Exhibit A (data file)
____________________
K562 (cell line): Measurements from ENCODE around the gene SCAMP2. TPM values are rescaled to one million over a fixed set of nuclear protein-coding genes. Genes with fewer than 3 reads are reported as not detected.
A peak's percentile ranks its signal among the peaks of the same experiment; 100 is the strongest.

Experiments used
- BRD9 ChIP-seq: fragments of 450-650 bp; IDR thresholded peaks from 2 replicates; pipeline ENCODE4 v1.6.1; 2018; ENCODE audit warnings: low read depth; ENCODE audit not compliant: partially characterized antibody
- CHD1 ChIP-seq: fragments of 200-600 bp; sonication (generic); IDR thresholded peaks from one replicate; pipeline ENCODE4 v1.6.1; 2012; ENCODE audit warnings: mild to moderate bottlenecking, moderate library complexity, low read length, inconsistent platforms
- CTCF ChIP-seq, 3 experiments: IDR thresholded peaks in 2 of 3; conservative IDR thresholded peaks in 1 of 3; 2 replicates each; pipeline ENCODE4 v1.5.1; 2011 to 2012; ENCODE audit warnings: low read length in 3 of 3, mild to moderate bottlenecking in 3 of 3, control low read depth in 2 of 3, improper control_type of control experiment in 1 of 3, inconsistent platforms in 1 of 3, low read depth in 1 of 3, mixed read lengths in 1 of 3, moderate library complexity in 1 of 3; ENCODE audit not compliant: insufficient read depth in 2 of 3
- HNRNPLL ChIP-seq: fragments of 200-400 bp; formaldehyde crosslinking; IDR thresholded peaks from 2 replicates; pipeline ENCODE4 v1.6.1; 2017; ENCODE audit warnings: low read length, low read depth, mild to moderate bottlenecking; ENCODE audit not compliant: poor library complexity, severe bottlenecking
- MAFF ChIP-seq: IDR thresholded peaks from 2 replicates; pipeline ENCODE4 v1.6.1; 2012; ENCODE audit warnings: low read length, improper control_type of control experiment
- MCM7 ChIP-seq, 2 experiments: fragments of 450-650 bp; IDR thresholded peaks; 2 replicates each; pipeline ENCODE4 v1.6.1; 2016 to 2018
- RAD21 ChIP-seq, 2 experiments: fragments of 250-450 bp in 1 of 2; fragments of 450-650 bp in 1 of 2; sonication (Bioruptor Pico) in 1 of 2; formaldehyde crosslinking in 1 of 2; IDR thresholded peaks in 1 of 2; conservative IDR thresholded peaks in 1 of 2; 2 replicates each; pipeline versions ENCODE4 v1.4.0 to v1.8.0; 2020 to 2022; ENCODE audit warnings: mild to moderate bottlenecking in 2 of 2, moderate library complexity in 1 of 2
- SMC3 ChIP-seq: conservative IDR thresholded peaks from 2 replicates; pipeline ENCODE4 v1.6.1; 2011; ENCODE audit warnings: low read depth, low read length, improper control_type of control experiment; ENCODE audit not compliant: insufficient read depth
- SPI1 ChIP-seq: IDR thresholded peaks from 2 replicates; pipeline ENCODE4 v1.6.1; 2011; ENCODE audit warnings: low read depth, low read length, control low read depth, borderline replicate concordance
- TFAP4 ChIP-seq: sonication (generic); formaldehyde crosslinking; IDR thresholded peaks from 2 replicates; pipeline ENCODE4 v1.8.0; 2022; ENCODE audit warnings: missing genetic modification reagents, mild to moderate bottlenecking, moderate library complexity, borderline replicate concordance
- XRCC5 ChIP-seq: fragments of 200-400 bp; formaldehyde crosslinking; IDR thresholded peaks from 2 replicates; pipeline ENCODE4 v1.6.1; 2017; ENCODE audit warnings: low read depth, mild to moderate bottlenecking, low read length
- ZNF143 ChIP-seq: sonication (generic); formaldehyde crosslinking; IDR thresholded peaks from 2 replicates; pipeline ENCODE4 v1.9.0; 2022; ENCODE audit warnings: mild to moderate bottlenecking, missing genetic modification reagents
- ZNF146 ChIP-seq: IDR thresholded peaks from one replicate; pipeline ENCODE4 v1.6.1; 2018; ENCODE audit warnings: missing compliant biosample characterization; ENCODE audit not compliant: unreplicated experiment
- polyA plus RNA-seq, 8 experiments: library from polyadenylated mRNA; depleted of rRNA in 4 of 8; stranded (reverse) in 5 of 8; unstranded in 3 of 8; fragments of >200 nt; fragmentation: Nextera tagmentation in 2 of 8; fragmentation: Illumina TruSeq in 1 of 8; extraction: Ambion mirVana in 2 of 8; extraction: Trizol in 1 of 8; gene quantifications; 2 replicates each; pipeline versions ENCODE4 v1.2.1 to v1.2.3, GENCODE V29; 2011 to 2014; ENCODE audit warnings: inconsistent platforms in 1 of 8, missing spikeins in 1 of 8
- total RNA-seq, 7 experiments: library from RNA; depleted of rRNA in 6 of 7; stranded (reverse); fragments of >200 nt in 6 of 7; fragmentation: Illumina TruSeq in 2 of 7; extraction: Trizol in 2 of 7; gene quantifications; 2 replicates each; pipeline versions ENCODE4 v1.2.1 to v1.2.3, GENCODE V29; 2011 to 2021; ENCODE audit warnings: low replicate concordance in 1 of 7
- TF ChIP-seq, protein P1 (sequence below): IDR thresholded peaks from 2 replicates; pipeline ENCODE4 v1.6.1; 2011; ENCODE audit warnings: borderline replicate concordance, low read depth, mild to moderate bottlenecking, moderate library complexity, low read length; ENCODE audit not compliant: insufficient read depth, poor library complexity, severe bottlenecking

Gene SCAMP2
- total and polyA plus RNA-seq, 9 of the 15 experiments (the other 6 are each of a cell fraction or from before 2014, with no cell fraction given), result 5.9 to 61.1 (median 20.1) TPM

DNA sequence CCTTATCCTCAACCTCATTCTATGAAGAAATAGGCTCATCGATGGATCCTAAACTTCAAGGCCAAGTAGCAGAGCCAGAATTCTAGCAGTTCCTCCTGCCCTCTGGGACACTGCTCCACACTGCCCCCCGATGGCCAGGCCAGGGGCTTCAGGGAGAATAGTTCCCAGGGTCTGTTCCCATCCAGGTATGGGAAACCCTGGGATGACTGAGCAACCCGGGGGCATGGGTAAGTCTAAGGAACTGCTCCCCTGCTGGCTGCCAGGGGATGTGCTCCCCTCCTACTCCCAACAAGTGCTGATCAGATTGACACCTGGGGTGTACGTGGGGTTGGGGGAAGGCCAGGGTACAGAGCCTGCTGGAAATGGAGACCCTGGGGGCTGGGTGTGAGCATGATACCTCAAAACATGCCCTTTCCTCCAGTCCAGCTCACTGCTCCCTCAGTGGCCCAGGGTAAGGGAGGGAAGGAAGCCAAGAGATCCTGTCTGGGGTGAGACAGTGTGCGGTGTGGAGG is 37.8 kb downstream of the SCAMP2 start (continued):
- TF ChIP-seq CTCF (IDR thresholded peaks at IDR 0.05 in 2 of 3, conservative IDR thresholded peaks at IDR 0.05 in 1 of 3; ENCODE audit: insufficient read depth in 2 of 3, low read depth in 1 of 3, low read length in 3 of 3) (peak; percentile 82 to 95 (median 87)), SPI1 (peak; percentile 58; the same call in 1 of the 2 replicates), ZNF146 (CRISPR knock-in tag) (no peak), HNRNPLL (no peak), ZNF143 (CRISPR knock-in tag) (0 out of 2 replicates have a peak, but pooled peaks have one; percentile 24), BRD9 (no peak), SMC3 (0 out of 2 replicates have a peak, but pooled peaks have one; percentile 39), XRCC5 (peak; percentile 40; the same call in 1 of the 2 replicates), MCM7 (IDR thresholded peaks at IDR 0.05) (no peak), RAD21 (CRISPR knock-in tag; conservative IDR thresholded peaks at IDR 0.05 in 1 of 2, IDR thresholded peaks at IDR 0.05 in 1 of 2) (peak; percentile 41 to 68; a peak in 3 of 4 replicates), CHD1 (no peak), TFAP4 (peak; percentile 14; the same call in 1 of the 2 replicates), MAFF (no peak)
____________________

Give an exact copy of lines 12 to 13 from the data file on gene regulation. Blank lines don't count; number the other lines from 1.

- SPI1 ChIP-seq: IDR thresholded peaks from 2 replicates; pipeline ENCODE4 v1.6.1; 2011; ENCODE audit warnings: low read depth, low read length, control low read depth, borderline replicate concordance
- TFAP4 ChIP-seq: sonication (generic); formaldehyde crosslinking; IDR thresholded peaks from 2 replicates; pipeline ENCODE4 v1.8.0; 2022; ENCODE audit warnings: missing genetic modification reagents, mild to moderate bottlenecking, moderate library complexity, borderline replicate concordance